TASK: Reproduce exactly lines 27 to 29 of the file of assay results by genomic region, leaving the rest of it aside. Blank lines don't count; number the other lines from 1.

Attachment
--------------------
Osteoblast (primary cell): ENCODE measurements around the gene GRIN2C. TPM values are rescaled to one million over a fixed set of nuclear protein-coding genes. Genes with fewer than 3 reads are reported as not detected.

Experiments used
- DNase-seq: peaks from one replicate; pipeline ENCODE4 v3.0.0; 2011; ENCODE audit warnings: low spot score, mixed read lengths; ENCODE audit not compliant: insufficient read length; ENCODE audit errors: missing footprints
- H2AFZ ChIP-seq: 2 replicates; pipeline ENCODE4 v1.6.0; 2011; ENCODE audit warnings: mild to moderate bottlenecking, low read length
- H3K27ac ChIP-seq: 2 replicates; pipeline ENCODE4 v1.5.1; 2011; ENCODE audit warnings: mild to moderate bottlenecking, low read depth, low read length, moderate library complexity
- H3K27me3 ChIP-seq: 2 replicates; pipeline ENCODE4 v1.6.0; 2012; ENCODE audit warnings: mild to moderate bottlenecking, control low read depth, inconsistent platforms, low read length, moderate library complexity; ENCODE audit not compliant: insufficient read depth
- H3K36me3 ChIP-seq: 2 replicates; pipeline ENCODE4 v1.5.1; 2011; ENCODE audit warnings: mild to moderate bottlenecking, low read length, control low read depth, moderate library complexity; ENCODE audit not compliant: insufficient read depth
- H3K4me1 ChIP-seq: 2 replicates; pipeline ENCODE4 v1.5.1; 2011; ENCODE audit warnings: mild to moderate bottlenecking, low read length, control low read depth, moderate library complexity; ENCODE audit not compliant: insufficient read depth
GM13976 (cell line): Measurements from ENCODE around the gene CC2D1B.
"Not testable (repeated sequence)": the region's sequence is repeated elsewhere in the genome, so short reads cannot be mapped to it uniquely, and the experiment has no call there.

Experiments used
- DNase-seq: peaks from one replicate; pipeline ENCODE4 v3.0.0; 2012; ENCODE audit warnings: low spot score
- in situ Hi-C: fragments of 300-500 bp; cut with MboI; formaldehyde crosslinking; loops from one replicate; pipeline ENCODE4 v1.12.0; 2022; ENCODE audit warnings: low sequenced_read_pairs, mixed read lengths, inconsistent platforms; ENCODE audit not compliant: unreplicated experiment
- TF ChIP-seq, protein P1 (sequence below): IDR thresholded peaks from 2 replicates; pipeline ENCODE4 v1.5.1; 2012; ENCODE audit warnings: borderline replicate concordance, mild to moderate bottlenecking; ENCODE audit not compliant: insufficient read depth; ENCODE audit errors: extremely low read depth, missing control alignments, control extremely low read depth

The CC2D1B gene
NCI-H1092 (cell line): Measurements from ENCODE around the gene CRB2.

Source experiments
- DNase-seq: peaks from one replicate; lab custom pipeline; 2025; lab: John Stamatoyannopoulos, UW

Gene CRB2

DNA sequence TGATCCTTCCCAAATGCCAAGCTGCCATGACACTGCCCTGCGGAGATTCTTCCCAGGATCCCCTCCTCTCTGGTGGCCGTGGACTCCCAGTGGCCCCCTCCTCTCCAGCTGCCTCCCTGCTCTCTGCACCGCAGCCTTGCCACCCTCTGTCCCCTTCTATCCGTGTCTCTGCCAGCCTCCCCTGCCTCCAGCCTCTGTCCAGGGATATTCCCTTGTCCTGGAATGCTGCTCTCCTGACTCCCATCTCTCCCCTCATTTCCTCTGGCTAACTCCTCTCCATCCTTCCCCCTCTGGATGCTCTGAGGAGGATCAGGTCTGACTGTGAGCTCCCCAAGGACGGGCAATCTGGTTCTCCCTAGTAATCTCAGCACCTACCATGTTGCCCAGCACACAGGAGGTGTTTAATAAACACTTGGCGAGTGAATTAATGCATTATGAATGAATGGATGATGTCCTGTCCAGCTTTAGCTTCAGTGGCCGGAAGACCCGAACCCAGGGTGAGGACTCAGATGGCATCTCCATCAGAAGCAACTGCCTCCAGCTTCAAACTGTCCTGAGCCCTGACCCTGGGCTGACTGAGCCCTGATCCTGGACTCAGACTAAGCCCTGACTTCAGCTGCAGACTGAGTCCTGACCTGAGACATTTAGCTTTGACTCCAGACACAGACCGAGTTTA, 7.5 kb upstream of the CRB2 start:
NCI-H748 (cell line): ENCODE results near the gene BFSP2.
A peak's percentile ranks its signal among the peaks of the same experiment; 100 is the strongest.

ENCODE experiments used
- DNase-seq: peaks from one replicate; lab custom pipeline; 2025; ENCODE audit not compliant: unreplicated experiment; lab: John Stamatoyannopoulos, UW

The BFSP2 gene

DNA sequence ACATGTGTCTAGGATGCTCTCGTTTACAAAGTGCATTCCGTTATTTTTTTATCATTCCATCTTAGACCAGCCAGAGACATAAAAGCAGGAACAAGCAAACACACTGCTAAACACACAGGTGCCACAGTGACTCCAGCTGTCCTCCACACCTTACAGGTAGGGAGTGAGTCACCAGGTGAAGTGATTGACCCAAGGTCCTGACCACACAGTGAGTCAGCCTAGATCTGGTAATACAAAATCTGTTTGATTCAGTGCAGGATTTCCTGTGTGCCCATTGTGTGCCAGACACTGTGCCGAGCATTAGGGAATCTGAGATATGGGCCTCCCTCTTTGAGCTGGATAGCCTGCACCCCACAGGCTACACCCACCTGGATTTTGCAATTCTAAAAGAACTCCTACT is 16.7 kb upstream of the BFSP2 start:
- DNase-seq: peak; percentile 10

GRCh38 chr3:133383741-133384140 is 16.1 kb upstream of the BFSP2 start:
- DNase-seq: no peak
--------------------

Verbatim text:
- DNase-seq: peak; percentile 10

GRCh38 chr3:133383741-133384140 is 16.1 kb upstream of the BFSP2 start:
- DNase-seq: no peak